Upon meeting Ronda, Julie and Diane, you never would have guessed that just a year ago they were perfect strangers. It took a life-changing diagnosis and an online chat room for them to meet.
While all three women may not have thought they had much in common, they soon found they had much to share. All three live in Columbus, have at least one daughter (Diane has four) and were all diagnosed with breast cancer in the Spring of 2011. In addition, all three found their breast cancers through self-exams and knowing what was normal and not normal for their bodies, and before any of them had turned 40.
For Diane, it was her second time around.
“I hit my 5-year mark (5 years since the initial diagnosis) and had surgery to remove what was believed to be a benign nodule, which pathology revealed was invasive breast cancer again. Everything pointed to it being benign, which is why everyone was shocked when pathology revealed invasive breast cancer again….and I do mean everyone. No one has perfect wisdom or knowledge, but God alone.”
Since it was her second diagnosis, Diane has been able to help Julie and Ronda through their battles and provide advice on dealing with chemo while raising children and working.
“The best thing that has come out of all of this is our friendship,” one woman said. The bond they share now, having been strangers just a year ago, is evident for anyone to see.
After having met on the online support group chat room, they soon became Facebook friends and then got together in “real life” and it felt like “they had known each other forever.”
“Ronda was about 4-5 weeks ahead of me through all of this, so it’s been great to see what I have coming and how she’s gotten through everything,” Julie said.
Ronda wore a hot pink robe to all her radiation treatments and having completed them in early January, has now passed the robe along to Julie.
Through surgeries, chemo and radiation, all three women have been there for one another, sharing stories and experiences and celebrating milestones, like Ronda completing her radiation. Julie will follow in several weeks as both women near their one-year cancer anniversary.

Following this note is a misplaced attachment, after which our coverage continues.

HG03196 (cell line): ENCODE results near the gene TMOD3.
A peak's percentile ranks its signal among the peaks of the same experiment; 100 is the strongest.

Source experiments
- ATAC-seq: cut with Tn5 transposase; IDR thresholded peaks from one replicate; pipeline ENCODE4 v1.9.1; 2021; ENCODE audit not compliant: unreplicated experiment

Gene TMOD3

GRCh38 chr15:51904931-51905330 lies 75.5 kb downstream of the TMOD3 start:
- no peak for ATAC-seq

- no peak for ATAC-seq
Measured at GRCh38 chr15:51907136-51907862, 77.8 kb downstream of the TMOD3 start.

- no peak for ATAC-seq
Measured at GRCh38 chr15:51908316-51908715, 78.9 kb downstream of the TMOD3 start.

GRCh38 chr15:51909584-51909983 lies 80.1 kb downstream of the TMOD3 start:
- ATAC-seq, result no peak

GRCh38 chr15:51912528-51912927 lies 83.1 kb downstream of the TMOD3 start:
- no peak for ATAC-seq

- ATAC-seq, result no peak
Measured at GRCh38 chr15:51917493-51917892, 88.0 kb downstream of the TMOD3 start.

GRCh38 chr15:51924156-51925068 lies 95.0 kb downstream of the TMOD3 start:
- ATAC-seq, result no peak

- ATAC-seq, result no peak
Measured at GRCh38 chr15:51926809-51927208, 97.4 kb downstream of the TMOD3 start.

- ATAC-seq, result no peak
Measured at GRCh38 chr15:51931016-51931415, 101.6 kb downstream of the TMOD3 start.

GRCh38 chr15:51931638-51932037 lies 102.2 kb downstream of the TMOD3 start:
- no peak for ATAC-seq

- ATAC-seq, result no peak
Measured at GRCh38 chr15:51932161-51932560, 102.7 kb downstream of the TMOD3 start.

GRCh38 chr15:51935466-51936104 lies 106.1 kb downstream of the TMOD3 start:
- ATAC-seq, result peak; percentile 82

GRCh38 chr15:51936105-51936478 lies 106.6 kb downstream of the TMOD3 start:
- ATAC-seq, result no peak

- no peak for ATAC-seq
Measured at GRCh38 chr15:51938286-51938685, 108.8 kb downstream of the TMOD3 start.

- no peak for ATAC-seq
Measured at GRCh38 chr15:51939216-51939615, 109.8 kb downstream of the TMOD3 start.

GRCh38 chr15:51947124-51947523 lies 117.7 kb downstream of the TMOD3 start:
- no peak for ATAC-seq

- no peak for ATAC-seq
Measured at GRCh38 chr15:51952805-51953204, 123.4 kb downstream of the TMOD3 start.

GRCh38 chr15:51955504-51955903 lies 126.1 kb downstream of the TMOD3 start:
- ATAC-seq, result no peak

Julie found a lump in her breast and for several months pushed the thought of cancer out of her mind, because there was pain associated with the lump, a symptom often associated with benign breast disease.
“I also put off having a mammogram because I didn’t have health insurance and was afraid of how I was going to pay for everything,” Julie said. After family encouraged her to make the appointment, Julie found a Komen Columbus-funded grant at OhioHealth that paid for all her screenings, and through which she heard her diagnosis of Stage 3 breast cancer.
The grant was paid for through donations the affiliate received year-round and from the Race. Seventy-five percent of those donations support local programs like the one that helped Julie, with the remaining 25% supporting scientific research to find the cures.
“It all comes down to needing more money for research,” Diane said. “When you see so many young survivors with young children at the Race, the signs on the backs of children reading ‘In celebration,’ or ‘In memory of my mom’…that is eye-opening. That makes you more passionate about finding the cures.”
While the road through Diane’s second diagnosis has been hard, she acknowledges that much good has come from it.
“Most women with cases like me will prove to be a benign nodule. When you’re the 1%, it’s 100%. Everyone does their best. When the unexpected happens, it’s hard. Above all…I know every crisis has within it the possibility of great danger, but also brings with it opportunity for positive change. My goal in all of this has been to seize the opportunities I have been and will be given. To have a positive effect on others. That is the good that has come from all of this.”
That public support came from Facebook after the ladies posted pictures they had taken of the three of them while in the midst of chemotherapy. All three women are bald – but beautiful! – in bright pink tops. The women also coincidentally brought their daughters with them to the shoot, and were able to get a picture with all the girls.
“My daughter was 3 when I was diagnosed, so she’s seen me go through everything,” Julie said. “When she was blowing out the candles on her fourth birthday cake, she wished that ‘Mommy would feel better and her breast cancer would go away.’ Every day she feels my hair coming back and knows I’m getting better.”
Ronda also found her Stage 3 breast cancer through a self-exam, and continued boxing and exercising throughout months of chemo and radiation.
Getting better and stronger in time for the Race for the Cure is something all women have kept in their minds.
Diane’s first Race for the Cure was two days after she finished chemo in 2006. She walked the 1 Mile Walk with her family, and vowed to come back running next year. From 2007-2010 she ran each Race alongside her family, and after her second diagnosis in 2011, had a wheelchair’s assistance for last year’s Race.
Ronda’s first Race was 22 days after her surgery and nothing could slow her down, except when she waited to high-five the supporters with motorcycles coming down High Street. She loved signing her first Survivor Banner in SurvivorPalooza and has already formed a team for the 2012 Race.
Through the ups and downs of breast cancer, the surgeries, complications, chemo, radiation, even the hot flashes, these ladies have each others’ backs. Their spirits never waiver and their strength continues to inspire current breast cancer patients, friends, daughters and just about everyone they meet. Join them on the Race course on May 19 this year.
Photography by Todd McGinnis from Fireside Photography.